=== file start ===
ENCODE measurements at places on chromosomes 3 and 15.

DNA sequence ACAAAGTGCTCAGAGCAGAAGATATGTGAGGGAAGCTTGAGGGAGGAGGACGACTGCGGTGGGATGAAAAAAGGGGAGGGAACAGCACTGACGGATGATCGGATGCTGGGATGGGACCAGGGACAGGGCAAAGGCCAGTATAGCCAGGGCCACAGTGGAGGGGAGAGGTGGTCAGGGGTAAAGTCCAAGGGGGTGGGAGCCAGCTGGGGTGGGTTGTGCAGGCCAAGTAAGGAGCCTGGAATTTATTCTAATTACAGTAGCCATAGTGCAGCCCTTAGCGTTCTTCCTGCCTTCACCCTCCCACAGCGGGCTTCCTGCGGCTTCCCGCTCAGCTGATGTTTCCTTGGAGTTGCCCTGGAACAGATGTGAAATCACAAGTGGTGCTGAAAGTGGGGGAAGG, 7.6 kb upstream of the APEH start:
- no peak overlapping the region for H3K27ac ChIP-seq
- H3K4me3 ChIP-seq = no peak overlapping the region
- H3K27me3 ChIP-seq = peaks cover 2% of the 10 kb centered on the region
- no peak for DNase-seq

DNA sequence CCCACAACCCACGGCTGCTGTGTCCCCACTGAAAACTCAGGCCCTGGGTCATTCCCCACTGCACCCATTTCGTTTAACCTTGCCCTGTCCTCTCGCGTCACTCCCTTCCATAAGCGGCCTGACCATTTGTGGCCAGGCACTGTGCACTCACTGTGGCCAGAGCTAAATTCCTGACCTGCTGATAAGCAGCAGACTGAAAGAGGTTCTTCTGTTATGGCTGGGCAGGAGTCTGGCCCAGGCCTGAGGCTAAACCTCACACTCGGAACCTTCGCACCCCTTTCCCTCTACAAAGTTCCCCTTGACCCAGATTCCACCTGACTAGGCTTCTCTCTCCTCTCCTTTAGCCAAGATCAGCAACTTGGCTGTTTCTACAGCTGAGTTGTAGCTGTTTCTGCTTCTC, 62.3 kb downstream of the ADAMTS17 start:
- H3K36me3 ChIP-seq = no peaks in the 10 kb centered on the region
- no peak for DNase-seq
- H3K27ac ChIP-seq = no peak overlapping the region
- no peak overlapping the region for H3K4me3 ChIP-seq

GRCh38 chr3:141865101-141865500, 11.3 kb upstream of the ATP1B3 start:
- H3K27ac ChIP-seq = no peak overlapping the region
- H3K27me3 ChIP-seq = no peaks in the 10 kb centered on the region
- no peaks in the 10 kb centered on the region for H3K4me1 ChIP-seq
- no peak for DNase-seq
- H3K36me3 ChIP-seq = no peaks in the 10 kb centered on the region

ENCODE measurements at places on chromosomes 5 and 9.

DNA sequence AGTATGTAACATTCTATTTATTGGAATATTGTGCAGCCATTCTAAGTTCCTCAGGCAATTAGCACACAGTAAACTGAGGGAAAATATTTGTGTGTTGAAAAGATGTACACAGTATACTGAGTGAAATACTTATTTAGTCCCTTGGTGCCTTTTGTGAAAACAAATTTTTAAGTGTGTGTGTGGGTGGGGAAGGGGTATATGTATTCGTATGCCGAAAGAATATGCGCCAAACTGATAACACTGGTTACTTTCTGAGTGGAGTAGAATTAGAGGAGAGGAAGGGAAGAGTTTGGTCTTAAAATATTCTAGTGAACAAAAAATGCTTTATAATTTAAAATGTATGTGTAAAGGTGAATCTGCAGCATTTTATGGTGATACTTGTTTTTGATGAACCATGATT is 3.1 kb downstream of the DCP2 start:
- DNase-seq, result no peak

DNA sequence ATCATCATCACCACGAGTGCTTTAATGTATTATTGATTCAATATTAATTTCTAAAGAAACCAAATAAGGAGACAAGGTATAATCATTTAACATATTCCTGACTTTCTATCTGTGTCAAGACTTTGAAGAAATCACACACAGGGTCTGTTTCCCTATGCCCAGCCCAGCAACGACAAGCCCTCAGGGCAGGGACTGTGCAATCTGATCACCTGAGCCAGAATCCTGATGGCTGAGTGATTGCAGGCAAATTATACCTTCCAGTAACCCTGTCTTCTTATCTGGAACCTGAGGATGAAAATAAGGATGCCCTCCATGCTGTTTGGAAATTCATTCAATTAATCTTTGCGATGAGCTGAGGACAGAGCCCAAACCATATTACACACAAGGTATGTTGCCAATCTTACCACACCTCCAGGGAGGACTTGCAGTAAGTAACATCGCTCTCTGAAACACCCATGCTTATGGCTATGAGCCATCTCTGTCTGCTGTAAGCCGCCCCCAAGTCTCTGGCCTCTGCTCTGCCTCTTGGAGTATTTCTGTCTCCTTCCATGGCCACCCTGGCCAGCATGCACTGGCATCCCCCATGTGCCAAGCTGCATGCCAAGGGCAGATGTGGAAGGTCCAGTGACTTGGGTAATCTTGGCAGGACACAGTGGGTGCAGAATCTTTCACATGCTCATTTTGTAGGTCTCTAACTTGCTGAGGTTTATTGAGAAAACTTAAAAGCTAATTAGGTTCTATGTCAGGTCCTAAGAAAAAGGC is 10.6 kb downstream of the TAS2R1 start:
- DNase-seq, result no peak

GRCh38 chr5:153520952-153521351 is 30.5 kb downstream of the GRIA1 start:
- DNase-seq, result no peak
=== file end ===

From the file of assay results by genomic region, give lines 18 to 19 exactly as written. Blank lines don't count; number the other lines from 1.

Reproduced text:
ENCODE measurements at places on chromosomes 5 and 9.

DNA sequence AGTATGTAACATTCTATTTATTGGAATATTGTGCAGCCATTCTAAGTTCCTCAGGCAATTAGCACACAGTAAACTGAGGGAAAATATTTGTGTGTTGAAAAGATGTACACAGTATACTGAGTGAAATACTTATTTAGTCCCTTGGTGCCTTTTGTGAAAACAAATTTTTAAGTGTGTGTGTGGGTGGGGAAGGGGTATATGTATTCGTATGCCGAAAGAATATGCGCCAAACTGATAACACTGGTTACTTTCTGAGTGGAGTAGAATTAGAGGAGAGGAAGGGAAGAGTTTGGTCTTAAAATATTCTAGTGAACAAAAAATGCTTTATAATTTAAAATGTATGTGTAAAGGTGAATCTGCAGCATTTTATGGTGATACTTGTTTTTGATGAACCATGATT is 3.1 kb downstream of the DCP2 start: